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Assembled from hundreds of tiny identical pieces, the new wing can change shape to control the plane’s flight. The wing design was tested in NASA’s high-speed wind tunnel at Langley Research Center and is described in a paper published online in the journal Smart Materials and Structures.

“Instead of requiring separate movable surfaces such as ailerons to control the roll and pitch of the plane, as conventional wings do, the new assembly system makes it possible to deform the whole wing, or parts of it, by incorporating a mix of stiff and flexible components in its structure,” explained co-author Benjamin Jenett, a graduate student in MIT’s Center for Bits and Atoms, and his colleagues.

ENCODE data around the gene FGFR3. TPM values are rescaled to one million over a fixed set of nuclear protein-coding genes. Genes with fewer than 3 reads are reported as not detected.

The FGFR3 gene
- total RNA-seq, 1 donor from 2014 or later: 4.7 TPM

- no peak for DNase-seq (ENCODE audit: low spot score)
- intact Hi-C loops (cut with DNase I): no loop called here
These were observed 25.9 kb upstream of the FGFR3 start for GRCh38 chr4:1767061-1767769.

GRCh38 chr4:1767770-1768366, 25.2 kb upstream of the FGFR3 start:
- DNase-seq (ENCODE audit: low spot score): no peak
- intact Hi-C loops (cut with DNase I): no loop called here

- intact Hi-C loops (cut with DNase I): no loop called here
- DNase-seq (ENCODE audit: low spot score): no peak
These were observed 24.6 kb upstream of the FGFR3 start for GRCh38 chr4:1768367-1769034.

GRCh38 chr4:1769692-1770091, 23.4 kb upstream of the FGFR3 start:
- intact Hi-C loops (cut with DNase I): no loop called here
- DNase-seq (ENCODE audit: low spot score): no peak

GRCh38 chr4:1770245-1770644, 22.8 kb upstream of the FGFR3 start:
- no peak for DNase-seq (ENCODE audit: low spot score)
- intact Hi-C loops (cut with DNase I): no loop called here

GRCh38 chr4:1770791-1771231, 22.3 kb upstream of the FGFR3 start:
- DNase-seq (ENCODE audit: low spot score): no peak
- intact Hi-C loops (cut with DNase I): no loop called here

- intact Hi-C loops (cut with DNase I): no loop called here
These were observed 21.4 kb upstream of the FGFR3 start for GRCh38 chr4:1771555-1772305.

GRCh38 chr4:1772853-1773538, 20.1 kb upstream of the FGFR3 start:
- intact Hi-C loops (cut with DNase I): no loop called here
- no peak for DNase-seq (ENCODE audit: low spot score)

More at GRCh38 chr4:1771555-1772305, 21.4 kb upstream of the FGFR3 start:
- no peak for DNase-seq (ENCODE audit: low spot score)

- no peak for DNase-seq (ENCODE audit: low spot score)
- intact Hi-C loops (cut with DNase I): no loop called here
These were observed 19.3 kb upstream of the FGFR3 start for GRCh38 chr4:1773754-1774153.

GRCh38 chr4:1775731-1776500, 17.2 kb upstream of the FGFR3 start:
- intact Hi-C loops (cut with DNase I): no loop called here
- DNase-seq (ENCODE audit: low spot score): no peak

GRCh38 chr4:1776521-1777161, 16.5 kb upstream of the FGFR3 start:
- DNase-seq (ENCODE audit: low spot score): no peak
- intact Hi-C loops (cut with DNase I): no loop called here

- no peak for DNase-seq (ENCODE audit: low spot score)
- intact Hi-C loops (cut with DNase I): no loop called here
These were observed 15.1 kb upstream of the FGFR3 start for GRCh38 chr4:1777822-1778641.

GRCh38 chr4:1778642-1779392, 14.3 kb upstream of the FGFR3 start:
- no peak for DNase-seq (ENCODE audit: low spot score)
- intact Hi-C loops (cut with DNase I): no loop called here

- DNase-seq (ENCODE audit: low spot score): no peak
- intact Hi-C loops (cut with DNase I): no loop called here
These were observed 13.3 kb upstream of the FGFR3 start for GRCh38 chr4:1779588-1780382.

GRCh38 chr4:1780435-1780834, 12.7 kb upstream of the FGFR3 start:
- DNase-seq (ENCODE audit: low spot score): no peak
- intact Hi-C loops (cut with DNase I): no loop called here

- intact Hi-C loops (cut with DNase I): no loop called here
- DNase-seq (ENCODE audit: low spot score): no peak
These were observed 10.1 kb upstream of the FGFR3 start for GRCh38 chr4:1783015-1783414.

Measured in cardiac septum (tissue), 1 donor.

“The tiny subassemblies, which are bolted together to form an open, lightweight lattice framework, are then covered with a thin layer of similar polymer material as the framework.”

“The result is a wing that is much lighter, and thus much more energy efficient, than those with conventional designs, whether made from metal or composites.”

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